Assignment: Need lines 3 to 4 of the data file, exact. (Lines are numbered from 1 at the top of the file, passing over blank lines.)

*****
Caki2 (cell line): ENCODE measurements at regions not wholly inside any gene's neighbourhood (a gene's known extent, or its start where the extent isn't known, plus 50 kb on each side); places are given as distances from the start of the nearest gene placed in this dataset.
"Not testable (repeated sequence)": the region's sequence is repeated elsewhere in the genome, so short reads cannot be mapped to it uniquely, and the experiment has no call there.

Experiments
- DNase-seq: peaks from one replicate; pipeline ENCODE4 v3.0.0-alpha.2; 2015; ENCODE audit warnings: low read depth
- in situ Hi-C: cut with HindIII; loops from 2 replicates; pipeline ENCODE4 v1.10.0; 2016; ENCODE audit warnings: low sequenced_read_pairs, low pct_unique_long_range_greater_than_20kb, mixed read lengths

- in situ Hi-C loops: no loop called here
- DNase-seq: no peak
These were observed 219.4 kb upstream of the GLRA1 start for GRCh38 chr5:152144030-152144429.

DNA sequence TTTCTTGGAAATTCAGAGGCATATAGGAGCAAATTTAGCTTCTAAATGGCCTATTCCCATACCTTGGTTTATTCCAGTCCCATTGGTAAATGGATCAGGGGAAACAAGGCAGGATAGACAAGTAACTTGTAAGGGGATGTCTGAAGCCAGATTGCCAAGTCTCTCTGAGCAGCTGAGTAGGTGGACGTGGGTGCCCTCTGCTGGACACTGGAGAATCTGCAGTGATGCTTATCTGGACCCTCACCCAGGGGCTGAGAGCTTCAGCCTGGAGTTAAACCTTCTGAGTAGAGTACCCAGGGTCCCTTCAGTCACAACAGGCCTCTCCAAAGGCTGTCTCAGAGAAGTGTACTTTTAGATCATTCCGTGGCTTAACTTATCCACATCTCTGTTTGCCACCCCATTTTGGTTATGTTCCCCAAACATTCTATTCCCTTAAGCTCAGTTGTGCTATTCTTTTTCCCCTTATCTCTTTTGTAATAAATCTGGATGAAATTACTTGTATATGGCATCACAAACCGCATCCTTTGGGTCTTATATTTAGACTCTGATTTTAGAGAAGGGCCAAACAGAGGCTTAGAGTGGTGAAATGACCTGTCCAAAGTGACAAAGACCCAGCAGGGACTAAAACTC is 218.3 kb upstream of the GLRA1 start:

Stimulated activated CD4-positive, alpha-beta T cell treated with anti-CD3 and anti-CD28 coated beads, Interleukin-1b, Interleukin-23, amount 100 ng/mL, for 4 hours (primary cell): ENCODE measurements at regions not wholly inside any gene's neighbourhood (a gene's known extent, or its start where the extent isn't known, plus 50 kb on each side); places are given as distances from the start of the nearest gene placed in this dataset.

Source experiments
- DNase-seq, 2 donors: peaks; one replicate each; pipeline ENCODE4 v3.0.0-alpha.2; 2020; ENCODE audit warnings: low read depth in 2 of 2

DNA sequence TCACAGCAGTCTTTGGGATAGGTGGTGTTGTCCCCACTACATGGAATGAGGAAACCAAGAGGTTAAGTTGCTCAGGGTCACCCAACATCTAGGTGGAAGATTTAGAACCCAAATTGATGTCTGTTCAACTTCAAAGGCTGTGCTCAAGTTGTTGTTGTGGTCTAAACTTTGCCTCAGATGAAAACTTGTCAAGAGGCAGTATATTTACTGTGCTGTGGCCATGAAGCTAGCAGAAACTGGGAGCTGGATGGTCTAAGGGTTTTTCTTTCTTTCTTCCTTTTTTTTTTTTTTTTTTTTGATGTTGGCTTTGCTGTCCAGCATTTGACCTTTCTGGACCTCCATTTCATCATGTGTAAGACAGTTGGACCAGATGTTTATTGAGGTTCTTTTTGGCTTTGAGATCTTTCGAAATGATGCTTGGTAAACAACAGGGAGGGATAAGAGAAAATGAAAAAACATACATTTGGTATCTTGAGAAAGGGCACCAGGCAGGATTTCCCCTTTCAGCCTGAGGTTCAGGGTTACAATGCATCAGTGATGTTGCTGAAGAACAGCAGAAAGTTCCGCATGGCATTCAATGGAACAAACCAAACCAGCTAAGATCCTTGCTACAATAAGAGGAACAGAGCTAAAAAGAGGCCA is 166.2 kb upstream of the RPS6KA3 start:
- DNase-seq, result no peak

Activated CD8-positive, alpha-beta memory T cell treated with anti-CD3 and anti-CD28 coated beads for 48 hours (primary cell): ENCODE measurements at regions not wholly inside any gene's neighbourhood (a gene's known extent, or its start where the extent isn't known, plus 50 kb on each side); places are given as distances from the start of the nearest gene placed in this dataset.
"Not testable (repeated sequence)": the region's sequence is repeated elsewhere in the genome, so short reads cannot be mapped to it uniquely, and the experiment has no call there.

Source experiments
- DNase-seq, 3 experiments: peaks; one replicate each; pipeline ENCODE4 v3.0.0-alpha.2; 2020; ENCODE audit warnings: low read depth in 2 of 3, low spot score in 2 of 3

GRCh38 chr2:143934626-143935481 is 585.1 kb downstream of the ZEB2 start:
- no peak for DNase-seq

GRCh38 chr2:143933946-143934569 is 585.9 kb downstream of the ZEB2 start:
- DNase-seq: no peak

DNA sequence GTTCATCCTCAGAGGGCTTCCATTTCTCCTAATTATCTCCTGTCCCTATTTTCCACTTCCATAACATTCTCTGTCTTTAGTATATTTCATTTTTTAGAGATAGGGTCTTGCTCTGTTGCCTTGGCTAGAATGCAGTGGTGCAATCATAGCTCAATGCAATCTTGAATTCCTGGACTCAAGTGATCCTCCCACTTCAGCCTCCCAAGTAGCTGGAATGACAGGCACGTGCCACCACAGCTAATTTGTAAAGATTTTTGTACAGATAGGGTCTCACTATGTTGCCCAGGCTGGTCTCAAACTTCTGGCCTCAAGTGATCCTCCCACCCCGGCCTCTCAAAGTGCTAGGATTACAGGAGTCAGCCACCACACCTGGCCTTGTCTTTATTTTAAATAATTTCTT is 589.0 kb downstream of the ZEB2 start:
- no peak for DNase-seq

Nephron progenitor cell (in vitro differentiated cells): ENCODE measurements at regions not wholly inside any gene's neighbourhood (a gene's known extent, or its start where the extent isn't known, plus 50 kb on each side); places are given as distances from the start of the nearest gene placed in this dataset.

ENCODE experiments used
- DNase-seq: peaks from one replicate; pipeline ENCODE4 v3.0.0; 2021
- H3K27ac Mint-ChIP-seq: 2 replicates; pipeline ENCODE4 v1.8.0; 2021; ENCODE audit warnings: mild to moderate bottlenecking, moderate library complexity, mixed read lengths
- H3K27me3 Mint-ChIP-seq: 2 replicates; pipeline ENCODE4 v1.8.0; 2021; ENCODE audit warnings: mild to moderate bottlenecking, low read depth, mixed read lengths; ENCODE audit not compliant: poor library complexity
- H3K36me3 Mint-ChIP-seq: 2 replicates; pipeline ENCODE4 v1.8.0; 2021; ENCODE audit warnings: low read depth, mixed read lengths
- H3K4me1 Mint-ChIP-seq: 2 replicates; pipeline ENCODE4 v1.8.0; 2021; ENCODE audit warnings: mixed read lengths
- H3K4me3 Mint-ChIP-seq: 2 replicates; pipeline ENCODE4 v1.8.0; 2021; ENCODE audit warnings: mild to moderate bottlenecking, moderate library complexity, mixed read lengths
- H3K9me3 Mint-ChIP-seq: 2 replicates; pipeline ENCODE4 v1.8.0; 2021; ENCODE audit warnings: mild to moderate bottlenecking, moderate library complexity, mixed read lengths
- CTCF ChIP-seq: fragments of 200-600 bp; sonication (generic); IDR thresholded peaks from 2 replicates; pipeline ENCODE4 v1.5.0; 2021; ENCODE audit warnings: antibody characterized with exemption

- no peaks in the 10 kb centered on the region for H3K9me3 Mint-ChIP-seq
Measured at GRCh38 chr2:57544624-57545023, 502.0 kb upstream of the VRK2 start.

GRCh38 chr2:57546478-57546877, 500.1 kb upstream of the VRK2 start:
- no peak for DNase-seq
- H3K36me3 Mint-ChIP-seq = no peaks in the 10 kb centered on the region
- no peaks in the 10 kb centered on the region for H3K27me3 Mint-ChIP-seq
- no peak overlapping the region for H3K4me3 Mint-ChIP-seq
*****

Experiments
- DNase-seq: peaks from one replicate; pipeline ENCODE4 v3.0.0-alpha.2; 2015; ENCODE audit warnings: low read depth